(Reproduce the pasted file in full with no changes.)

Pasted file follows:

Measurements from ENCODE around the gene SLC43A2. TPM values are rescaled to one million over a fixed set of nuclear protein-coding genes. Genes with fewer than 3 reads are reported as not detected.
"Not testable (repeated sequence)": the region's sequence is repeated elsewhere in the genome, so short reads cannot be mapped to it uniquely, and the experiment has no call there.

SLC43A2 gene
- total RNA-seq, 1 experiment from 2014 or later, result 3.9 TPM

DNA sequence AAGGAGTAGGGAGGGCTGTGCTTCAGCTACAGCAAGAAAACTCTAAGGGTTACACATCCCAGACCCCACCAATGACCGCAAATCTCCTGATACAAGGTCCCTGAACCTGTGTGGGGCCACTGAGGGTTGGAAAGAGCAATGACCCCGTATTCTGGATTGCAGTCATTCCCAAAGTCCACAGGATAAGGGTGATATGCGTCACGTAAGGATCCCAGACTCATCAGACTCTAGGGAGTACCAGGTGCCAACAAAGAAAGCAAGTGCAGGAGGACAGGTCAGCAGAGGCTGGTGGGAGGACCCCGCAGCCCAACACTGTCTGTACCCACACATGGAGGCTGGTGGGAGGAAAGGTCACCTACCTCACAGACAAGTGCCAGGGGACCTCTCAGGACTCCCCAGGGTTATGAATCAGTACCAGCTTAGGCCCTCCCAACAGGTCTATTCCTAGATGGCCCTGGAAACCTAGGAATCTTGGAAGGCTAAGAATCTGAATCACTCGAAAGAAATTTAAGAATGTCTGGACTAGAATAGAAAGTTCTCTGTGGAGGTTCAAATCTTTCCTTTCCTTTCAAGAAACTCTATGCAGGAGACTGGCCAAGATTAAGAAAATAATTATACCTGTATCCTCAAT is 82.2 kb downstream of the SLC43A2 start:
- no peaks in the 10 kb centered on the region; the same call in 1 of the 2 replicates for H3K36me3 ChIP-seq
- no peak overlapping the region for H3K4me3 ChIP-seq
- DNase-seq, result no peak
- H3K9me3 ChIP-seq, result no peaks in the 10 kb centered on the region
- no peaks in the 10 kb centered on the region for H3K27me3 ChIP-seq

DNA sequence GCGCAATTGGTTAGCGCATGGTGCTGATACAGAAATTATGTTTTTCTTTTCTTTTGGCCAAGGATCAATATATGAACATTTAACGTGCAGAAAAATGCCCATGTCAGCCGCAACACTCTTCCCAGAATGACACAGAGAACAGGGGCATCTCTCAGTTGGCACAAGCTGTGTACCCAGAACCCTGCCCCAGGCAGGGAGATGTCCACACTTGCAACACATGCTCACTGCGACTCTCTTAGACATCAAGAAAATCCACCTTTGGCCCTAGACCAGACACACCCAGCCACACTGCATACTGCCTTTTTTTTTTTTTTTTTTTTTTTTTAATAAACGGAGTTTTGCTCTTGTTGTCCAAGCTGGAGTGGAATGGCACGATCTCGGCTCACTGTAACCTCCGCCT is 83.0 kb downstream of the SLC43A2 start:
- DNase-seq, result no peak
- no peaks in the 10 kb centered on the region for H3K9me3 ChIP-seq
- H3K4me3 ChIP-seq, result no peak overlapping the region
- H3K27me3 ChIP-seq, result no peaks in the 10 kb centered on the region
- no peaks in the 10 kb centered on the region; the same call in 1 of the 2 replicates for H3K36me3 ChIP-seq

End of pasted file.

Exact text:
Measurements from ENCODE around the gene SLC43A2. TPM values are rescaled to one million over a fixed set of nuclear protein-coding genes. Genes with fewer than 3 reads are reported as not detected.
"Not testable (repeated sequence)": the region's sequence is repeated elsewhere in the genome, so short reads cannot be mapped to it uniquely, and the experiment has no call there.

SLC43A2 gene
- total RNA-seq, 1 experiment from 2014 or later, result 3.9 TPM

DNA sequence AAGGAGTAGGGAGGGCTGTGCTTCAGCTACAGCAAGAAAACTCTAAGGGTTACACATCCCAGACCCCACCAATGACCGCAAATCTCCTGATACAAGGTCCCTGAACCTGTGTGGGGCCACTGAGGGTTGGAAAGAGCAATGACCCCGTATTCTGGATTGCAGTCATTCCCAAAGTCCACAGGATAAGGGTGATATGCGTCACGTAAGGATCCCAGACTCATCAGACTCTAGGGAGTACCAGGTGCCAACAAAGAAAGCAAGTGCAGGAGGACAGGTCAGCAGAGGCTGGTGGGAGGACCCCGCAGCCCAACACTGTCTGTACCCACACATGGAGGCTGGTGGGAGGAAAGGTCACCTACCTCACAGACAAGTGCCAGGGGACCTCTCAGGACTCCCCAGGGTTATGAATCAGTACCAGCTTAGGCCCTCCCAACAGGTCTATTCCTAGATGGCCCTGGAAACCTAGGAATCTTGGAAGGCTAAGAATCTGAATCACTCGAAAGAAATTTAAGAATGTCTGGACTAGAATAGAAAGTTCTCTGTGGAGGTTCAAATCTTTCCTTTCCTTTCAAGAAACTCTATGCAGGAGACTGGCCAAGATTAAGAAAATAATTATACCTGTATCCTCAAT is 82.2 kb downstream of the SLC43A2 start:
- no peaks in the 10 kb centered on the region; the same call in 1 of the 2 replicates for H3K36me3 ChIP-seq
- no peak overlapping the region for H3K4me3 ChIP-seq
- DNase-seq, result no peak
- H3K9me3 ChIP-seq, result no peaks in the 10 kb centered on the region
- no peaks in the 10 kb centered on the region for H3K27me3 ChIP-seq

DNA sequence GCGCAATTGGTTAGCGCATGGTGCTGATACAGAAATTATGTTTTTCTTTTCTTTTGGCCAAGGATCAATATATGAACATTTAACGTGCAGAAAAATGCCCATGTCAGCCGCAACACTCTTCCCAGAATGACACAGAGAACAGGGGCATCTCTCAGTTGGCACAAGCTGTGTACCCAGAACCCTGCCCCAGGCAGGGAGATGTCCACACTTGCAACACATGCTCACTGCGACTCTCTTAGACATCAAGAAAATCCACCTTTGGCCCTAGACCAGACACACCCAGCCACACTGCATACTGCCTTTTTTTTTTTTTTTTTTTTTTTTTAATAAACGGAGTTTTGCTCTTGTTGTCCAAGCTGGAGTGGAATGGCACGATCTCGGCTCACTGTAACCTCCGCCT is 83.0 kb downstream of the SLC43A2 start:
- DNase-seq, result no peak
- no peaks in the 10 kb centered on the region for H3K9me3 ChIP-seq
- H3K4me3 ChIP-seq, result no peak overlapping the region
- H3K27me3 ChIP-seq, result no peaks in the 10 kb centered on the region
- no peaks in the 10 kb centered on the region; the same call in 1 of the 2 replicates for H3K36me3 ChIP-seq